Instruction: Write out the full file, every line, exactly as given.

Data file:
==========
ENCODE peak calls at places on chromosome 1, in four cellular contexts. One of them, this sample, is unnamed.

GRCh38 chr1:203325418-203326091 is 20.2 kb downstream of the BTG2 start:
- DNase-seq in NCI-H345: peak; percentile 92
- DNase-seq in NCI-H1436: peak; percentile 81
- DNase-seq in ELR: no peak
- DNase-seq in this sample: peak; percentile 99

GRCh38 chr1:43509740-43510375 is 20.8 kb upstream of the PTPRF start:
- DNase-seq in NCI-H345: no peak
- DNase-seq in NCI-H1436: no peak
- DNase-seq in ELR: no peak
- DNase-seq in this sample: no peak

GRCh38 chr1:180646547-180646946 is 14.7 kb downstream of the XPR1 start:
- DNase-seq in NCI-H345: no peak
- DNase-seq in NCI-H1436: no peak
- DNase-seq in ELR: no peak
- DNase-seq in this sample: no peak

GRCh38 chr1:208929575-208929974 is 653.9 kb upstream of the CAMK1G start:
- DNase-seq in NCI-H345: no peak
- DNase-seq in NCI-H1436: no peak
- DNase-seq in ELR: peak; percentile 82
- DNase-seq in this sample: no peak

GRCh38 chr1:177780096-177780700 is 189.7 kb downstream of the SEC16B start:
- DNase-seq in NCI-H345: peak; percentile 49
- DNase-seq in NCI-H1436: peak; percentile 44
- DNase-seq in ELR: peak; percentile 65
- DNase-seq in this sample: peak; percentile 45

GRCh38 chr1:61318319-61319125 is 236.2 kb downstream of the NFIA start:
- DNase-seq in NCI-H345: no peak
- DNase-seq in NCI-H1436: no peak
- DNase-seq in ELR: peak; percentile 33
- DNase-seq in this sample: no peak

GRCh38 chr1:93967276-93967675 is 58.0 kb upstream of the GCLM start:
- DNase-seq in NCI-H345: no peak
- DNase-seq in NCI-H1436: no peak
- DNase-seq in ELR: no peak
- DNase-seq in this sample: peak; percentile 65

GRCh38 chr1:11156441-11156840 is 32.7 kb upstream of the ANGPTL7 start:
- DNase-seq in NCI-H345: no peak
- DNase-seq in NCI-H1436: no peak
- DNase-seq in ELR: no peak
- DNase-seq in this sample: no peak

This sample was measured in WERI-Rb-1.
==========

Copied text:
ENCODE peak calls at places on chromosome 1, in four cellular contexts. One of them, this sample, is unnamed.

GRCh38 chr1:203325418-203326091 is 20.2 kb downstream of the BTG2 start:
- DNase-seq in NCI-H345: peak; percentile 92
- DNase-seq in NCI-H1436: peak; percentile 81
- DNase-seq in ELR: no peak
- DNase-seq in this sample: peak; percentile 99

GRCh38 chr1:43509740-43510375 is 20.8 kb upstream of the PTPRF start:
- DNase-seq in NCI-H345: no peak
- DNase-seq in NCI-H1436: no peak
- DNase-seq in ELR: no peak
- DNase-seq in this sample: no peak

GRCh38 chr1:180646547-180646946 is 14.7 kb downstream of the XPR1 start:
- DNase-seq in NCI-H345: no peak
- DNase-seq in NCI-H1436: no peak
- DNase-seq in ELR: no peak
- DNase-seq in this sample: no peak

GRCh38 chr1:208929575-208929974 is 653.9 kb upstream of the CAMK1G start:
- DNase-seq in NCI-H345: no peak
- DNase-seq in NCI-H1436: no peak
- DNase-seq in ELR: peak; percentile 82
- DNase-seq in this sample: no peak

GRCh38 chr1:177780096-177780700 is 189.7 kb downstream of the SEC16B start:
- DNase-seq in NCI-H345: peak; percentile 49
- DNase-seq in NCI-H1436: peak; percentile 44
- DNase-seq in ELR: peak; percentile 65
- DNase-seq in this sample: peak; percentile 45

GRCh38 chr1:61318319-61319125 is 236.2 kb downstream of the NFIA start:
- DNase-seq in NCI-H345: no peak
- DNase-seq in NCI-H1436: no peak
- DNase-seq in ELR: peak; percentile 33
- DNase-seq in this sample: no peak

GRCh38 chr1:93967276-93967675 is 58.0 kb upstream of the GCLM start:
- DNase-seq in NCI-H345: no peak
- DNase-seq in NCI-H1436: no peak
- DNase-seq in ELR: no peak
- DNase-seq in this sample: peak; percentile 65

GRCh38 chr1:11156441-11156840 is 32.7 kb upstream of the ANGPTL7 start:
- DNase-seq in NCI-H345: no peak
- DNase-seq in NCI-H1436: no peak
- DNase-seq in ELR: no peak
- DNase-seq in this sample: no peak

This sample was measured in WERI-Rb-1.